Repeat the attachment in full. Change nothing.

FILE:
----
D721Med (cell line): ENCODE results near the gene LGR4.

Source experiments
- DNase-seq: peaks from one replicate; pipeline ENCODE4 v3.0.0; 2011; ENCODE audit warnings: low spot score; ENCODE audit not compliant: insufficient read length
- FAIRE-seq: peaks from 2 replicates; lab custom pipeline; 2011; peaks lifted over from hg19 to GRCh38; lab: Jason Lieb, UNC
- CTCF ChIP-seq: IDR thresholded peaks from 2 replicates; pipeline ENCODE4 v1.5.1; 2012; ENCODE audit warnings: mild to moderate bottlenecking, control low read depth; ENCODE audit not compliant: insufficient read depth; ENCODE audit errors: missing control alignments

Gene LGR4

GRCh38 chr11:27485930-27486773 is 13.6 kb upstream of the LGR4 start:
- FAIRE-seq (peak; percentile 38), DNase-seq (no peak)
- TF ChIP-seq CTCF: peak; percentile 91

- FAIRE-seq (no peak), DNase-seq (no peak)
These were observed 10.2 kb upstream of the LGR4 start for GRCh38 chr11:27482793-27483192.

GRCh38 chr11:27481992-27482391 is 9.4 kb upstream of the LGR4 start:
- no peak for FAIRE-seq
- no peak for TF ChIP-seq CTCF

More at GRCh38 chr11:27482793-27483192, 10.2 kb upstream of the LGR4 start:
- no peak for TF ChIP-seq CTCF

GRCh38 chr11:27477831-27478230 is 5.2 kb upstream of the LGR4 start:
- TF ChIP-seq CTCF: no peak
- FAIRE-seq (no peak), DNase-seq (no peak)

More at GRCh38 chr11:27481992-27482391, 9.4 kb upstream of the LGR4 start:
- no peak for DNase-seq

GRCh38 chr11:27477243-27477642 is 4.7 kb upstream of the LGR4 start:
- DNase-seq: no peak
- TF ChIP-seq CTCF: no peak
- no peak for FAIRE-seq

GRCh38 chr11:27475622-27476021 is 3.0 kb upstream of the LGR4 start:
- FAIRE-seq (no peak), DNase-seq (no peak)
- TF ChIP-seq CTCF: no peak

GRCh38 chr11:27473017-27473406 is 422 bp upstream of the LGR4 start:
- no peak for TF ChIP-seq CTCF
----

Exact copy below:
D721Med (cell line): ENCODE results near the gene LGR4.

Source experiments
- DNase-seq: peaks from one replicate; pipeline ENCODE4 v3.0.0; 2011; ENCODE audit warnings: low spot score; ENCODE audit not compliant: insufficient read length
- FAIRE-seq: peaks from 2 replicates; lab custom pipeline; 2011; peaks lifted over from hg19 to GRCh38; lab: Jason Lieb, UNC
- CTCF ChIP-seq: IDR thresholded peaks from 2 replicates; pipeline ENCODE4 v1.5.1; 2012; ENCODE audit warnings: mild to moderate bottlenecking, control low read depth; ENCODE audit not compliant: insufficient read depth; ENCODE audit errors: missing control alignments

Gene LGR4

GRCh38 chr11:27485930-27486773 is 13.6 kb upstream of the LGR4 start:
- FAIRE-seq (peak; percentile 38), DNase-seq (no peak)
- TF ChIP-seq CTCF: peak; percentile 91

- FAIRE-seq (no peak), DNase-seq (no peak)
These were observed 10.2 kb upstream of the LGR4 start for GRCh38 chr11:27482793-27483192.

GRCh38 chr11:27481992-27482391 is 9.4 kb upstream of the LGR4 start:
- no peak for FAIRE-seq
- no peak for TF ChIP-seq CTCF

More at GRCh38 chr11:27482793-27483192, 10.2 kb upstream of the LGR4 start:
- no peak for TF ChIP-seq CTCF

GRCh38 chr11:27477831-27478230 is 5.2 kb upstream of the LGR4 start:
- TF ChIP-seq CTCF: no peak
- FAIRE-seq (no peak), DNase-seq (no peak)

More at GRCh38 chr11:27481992-27482391, 9.4 kb upstream of the LGR4 start:
- no peak for DNase-seq

GRCh38 chr11:27477243-27477642 is 4.7 kb upstream of the LGR4 start:
- DNase-seq: no peak
- TF ChIP-seq CTCF: no peak
- no peak for FAIRE-seq

GRCh38 chr11:27475622-27476021 is 3.0 kb upstream of the LGR4 start:
- FAIRE-seq (no peak), DNase-seq (no peak)
- TF ChIP-seq CTCF: no peak

GRCh38 chr11:27473017-27473406 is 422 bp upstream of the LGR4 start:
- no peak for TF ChIP-seq CTCF